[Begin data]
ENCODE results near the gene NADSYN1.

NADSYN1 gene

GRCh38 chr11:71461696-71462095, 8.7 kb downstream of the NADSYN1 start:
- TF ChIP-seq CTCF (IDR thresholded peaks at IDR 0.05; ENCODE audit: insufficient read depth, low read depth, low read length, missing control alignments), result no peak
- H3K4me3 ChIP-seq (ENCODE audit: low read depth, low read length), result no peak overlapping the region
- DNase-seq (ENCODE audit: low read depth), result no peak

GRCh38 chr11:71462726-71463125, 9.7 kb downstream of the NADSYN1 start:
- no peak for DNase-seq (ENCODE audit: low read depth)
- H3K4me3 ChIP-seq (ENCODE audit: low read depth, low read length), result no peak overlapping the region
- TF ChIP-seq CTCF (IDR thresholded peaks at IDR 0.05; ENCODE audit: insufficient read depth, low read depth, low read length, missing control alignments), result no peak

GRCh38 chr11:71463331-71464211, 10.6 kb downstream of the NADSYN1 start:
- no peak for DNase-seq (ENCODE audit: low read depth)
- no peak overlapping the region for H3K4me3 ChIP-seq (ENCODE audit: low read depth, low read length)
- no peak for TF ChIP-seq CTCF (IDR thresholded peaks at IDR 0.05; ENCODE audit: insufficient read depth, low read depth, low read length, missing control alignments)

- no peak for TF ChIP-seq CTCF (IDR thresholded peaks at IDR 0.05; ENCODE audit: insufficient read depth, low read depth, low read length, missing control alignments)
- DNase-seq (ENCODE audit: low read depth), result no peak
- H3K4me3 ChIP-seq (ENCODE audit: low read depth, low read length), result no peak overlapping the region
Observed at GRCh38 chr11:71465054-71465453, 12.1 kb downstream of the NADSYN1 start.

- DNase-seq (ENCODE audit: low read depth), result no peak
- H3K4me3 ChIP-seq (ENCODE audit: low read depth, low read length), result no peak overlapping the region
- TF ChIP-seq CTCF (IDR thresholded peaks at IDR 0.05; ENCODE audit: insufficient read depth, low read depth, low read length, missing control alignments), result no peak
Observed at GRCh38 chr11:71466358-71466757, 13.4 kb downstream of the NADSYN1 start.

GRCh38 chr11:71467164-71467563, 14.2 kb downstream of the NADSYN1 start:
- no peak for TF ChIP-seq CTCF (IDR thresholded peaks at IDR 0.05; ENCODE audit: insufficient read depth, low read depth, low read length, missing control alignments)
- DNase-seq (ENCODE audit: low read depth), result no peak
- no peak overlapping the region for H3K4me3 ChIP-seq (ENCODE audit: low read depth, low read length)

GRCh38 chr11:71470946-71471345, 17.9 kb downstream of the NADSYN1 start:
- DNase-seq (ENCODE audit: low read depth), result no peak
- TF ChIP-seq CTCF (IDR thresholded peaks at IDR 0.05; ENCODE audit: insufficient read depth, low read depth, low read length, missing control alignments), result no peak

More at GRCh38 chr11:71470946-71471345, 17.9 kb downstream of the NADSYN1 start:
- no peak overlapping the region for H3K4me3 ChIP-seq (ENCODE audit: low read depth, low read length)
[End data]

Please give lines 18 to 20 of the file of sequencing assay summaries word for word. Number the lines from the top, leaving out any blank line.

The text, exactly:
Observed at GRCh38 chr11:71465054-71465453, 12.1 kb downstream of the NADSYN1 start.

- DNase-seq (ENCODE audit: low read depth), result no peak
- H3K4me3 ChIP-seq (ENCODE audit: low read depth, low read length), result no peak overlapping the region